Or could it be that theological tenets of various kinds simply self-assemble?

* Emil Brunner is difficult to interpret, perhaps due to no fault of interpreters. A seminal statement of his: ‘Our nous therefore is the vessel but not the source of the Word of God. Where it receives the Word of God it is called : faith.’ Bearing in mind that Brunner is not so much the subject here as


Keith said...

This is a particularly challenging discussion, Thomas. I’d like, very briefly, to pick up on just one aspect of your essay’s larger theme. That is, I see the situation less that we ‘generate’ pairs of opposites, as I don’t see the involvement (or necessity) of human agency in opposites’ occurrence. Nor, for that matter, the necessity of transcendent agency. Rather, I see the pairs of opposites as something we simply encounter as a ‘natural’ circumstance: one that infuses all aspects of the reality — the dualistic ontology — we happen invariably to experience.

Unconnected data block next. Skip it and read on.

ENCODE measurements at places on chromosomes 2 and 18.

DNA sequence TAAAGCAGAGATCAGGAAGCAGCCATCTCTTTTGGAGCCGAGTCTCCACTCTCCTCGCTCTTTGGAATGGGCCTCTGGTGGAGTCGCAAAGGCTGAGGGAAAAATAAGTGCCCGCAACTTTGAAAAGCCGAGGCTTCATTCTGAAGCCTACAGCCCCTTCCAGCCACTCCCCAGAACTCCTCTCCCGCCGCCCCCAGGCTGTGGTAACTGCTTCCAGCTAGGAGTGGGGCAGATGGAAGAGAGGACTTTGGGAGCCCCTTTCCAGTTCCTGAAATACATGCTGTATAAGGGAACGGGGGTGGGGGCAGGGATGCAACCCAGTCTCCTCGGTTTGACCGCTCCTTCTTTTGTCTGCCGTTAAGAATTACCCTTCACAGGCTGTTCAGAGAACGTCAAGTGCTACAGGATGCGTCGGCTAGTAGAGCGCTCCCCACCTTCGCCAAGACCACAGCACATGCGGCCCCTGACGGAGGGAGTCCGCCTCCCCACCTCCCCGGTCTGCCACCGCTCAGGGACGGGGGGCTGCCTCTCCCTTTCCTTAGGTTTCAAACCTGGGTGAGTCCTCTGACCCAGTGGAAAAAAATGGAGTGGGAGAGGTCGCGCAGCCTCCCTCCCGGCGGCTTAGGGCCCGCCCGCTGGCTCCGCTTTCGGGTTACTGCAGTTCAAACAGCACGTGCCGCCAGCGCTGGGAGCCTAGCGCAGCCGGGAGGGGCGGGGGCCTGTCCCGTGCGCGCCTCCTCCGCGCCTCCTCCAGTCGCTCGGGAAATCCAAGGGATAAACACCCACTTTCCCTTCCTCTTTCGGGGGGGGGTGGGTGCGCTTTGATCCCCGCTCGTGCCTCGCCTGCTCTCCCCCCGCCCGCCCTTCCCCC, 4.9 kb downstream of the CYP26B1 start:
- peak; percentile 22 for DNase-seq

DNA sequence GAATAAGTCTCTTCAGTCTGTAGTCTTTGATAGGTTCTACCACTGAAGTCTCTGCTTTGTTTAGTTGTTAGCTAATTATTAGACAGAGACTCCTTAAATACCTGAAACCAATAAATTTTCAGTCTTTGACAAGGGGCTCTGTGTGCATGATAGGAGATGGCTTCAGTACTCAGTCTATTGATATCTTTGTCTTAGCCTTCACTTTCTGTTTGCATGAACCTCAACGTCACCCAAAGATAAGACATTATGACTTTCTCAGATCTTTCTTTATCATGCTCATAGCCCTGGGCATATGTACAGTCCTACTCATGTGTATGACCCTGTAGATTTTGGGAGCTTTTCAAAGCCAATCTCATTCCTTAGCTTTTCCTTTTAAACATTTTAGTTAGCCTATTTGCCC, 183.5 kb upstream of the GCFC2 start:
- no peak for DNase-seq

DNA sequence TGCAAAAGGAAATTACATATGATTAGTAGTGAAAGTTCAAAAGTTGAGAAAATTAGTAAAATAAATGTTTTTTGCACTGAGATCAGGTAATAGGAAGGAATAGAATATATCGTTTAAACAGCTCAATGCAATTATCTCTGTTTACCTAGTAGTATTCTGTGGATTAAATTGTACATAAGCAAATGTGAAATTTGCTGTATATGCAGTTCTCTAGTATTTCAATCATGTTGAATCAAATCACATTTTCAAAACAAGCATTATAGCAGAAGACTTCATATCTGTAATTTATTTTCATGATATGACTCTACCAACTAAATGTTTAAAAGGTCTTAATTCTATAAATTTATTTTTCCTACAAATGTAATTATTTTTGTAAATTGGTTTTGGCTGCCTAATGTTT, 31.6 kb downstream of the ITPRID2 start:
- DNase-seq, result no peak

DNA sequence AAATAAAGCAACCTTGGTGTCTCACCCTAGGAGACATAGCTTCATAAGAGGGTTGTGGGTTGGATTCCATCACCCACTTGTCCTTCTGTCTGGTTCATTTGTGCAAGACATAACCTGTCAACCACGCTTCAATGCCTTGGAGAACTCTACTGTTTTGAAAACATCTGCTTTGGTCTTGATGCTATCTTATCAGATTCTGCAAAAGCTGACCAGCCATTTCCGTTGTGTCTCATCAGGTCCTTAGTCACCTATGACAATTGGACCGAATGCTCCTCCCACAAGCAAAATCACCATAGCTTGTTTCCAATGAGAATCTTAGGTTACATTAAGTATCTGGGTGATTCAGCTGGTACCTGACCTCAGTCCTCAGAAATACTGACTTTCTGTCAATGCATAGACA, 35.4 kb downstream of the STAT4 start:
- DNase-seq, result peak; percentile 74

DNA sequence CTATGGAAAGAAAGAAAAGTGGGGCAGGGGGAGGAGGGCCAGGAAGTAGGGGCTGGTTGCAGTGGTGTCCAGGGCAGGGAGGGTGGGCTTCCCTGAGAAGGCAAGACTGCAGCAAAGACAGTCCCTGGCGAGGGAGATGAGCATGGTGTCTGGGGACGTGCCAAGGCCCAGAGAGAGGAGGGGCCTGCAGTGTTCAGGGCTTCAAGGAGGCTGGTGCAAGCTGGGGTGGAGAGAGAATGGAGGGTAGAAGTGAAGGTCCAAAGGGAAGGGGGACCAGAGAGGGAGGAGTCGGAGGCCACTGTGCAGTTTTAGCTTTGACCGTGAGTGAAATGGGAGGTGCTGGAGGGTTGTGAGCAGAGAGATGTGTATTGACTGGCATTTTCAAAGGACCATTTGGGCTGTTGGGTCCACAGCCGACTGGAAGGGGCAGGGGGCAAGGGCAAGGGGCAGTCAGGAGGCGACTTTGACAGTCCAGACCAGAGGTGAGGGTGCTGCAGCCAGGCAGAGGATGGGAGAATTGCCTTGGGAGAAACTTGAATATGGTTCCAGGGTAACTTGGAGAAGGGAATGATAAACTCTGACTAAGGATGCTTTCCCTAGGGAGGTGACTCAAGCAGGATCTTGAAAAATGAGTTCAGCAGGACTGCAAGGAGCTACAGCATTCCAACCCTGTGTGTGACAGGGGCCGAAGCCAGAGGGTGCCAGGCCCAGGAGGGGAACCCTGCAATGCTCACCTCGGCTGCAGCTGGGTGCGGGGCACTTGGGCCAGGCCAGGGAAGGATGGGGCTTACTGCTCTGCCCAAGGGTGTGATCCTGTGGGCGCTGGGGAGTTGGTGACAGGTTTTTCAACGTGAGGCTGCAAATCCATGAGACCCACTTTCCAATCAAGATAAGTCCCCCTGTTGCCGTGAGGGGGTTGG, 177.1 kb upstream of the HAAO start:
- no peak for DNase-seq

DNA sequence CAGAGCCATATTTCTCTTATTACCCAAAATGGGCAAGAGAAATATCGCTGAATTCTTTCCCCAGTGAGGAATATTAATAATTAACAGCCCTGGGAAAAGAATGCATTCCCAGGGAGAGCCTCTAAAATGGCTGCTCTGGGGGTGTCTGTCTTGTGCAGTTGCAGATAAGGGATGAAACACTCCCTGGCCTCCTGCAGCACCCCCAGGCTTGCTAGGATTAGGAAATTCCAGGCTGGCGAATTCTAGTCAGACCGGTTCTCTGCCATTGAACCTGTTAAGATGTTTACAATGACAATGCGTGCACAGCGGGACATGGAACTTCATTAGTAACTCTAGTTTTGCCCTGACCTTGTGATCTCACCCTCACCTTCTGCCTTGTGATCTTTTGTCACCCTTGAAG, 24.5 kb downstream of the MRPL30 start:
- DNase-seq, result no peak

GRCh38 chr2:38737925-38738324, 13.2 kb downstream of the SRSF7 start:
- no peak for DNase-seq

Thomas O. Scarborough said...

Thank you Keith. This is well caught. I take the view that, in a sense, things exist twice. They exist in the world out there (or so we suppose), and they exist in our minds. But the form they take in our minds is (we suppose) altogether different to the form they take in the world. Excise them from the brain, and they are gone. We have only the contents of the brain to deal with.

This recalls an interesting line in Kant’s preface to his Critique of Pure Reason: ‘Things in themselves, while possessing a real existence, lie beyond the estimate of our rational cognition.’ Yes, but if they lie beyond the estimate of our rational cognition, how do we know they have real existence? I sense that Kant wanted to please his readers, and not (perhaps) appear to be a lunatic.